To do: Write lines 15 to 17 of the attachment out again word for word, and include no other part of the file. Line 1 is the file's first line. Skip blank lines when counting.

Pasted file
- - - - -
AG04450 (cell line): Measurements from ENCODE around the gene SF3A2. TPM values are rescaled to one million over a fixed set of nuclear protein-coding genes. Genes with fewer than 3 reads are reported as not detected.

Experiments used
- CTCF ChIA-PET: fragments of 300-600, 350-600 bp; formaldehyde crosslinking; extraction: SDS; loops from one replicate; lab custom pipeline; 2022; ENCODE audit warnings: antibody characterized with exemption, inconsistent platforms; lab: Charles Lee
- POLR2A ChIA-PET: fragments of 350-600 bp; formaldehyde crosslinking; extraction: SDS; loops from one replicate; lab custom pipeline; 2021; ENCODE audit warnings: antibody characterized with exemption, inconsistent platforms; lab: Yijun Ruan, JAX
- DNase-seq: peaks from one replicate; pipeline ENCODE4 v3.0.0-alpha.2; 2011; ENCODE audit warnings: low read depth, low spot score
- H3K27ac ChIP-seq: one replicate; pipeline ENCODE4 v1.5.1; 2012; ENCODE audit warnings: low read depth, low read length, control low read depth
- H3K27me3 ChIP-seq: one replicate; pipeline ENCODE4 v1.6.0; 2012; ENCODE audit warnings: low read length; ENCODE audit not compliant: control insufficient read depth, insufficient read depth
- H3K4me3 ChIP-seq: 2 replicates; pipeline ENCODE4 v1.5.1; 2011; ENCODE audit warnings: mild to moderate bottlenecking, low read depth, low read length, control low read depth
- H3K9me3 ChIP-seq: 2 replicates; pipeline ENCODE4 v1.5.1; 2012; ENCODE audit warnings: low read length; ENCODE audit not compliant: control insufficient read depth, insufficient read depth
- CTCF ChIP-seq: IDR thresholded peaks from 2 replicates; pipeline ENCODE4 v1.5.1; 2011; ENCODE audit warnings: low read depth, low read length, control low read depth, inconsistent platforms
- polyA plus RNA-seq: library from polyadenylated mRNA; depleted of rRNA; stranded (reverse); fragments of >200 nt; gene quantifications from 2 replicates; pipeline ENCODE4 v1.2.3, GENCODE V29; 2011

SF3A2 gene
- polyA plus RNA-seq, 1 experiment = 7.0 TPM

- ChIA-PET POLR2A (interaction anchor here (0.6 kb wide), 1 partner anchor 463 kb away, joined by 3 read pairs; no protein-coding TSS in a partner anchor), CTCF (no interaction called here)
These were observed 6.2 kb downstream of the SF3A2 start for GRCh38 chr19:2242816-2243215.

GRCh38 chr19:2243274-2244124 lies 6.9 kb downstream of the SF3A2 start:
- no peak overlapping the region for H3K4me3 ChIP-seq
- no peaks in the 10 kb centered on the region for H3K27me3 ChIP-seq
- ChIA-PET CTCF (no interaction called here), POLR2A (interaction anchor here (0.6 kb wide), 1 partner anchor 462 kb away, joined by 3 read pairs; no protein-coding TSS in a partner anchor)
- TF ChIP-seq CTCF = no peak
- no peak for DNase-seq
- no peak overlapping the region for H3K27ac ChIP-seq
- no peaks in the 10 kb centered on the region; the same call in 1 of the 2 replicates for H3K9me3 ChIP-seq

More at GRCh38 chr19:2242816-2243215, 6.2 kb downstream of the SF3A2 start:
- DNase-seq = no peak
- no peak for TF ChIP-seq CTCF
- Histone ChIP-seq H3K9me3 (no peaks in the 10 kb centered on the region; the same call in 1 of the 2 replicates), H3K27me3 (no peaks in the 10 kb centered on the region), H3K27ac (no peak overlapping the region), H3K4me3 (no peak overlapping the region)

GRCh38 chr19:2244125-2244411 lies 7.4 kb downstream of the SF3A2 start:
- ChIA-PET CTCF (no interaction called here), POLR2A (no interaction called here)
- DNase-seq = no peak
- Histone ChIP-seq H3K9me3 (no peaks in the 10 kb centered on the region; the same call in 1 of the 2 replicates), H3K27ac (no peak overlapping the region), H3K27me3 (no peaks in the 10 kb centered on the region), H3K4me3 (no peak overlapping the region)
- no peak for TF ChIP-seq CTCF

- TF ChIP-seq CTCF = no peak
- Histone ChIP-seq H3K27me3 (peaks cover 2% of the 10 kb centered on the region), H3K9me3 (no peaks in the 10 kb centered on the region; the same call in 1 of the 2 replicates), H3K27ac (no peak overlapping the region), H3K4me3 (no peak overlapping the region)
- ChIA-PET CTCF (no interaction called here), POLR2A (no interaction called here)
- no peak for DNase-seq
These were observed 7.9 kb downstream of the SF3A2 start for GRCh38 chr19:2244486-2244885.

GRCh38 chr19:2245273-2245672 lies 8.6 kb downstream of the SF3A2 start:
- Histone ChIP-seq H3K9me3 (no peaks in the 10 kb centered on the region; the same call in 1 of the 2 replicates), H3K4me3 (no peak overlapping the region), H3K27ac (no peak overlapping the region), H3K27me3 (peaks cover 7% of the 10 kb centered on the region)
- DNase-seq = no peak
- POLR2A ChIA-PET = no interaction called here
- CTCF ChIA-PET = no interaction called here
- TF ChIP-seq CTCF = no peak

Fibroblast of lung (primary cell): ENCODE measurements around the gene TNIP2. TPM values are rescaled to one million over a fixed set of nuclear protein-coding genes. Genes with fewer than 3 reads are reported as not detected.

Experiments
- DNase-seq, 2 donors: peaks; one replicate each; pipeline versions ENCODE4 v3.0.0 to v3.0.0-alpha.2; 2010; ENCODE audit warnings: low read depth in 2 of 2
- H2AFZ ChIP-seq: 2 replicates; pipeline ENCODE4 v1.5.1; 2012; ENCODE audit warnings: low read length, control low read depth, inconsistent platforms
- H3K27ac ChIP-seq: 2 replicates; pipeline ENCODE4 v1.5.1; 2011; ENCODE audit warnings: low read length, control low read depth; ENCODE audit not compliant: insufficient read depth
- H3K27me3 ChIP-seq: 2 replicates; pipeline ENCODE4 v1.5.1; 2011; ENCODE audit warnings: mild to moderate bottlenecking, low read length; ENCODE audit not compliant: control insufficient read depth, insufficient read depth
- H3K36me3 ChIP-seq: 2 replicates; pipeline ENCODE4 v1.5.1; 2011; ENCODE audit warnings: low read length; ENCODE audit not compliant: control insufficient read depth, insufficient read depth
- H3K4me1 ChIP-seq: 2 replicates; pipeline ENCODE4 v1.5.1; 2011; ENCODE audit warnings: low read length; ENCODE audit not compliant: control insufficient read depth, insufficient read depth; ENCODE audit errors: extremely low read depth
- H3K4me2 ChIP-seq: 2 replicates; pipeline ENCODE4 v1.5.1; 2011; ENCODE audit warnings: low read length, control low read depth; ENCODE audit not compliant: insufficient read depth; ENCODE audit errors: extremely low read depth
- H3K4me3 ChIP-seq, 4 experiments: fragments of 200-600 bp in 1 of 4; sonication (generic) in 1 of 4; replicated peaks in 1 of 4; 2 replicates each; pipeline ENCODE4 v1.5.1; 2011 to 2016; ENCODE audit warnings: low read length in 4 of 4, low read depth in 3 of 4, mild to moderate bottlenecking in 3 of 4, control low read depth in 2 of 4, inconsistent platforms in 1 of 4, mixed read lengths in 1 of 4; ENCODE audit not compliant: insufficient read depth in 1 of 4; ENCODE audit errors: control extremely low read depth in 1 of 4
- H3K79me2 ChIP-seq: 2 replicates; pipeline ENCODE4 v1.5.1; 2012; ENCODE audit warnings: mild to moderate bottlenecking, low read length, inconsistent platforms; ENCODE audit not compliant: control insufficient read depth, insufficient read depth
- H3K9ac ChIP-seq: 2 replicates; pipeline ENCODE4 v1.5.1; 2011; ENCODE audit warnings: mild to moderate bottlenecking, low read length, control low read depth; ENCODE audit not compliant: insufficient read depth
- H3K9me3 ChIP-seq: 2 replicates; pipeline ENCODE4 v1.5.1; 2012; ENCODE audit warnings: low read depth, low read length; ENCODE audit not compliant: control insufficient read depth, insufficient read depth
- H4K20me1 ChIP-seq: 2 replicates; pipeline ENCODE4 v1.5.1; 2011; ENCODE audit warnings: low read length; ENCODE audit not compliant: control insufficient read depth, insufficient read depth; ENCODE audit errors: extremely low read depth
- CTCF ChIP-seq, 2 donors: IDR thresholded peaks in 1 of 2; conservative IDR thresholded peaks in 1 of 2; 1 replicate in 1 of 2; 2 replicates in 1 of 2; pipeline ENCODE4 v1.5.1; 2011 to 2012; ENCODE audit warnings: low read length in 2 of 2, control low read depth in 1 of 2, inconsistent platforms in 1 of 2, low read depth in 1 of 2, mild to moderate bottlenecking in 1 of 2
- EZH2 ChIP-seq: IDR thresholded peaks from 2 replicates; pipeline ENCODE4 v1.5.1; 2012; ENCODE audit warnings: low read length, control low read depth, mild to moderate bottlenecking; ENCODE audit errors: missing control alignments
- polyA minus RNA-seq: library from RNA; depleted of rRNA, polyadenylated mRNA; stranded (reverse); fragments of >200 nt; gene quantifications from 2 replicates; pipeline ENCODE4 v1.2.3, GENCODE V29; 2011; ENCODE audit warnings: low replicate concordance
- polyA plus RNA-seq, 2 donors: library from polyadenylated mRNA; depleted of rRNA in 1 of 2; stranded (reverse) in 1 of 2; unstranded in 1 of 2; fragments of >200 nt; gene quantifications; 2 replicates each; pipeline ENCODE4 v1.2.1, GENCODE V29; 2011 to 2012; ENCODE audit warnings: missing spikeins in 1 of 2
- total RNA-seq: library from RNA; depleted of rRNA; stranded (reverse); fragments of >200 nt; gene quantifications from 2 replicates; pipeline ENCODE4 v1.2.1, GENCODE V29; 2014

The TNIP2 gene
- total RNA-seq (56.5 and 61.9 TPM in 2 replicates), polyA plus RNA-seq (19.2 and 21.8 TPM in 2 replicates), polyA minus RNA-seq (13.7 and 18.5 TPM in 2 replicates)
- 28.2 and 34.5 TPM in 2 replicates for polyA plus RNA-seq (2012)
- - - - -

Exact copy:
These were observed 6.2 kb downstream of the SF3A2 start for GRCh38 chr19:2242816-2243215.

GRCh38 chr19:2243274-2244124 lies 6.9 kb downstream of the SF3A2 start:
- no peak overlapping the region for H3K4me3 ChIP-seq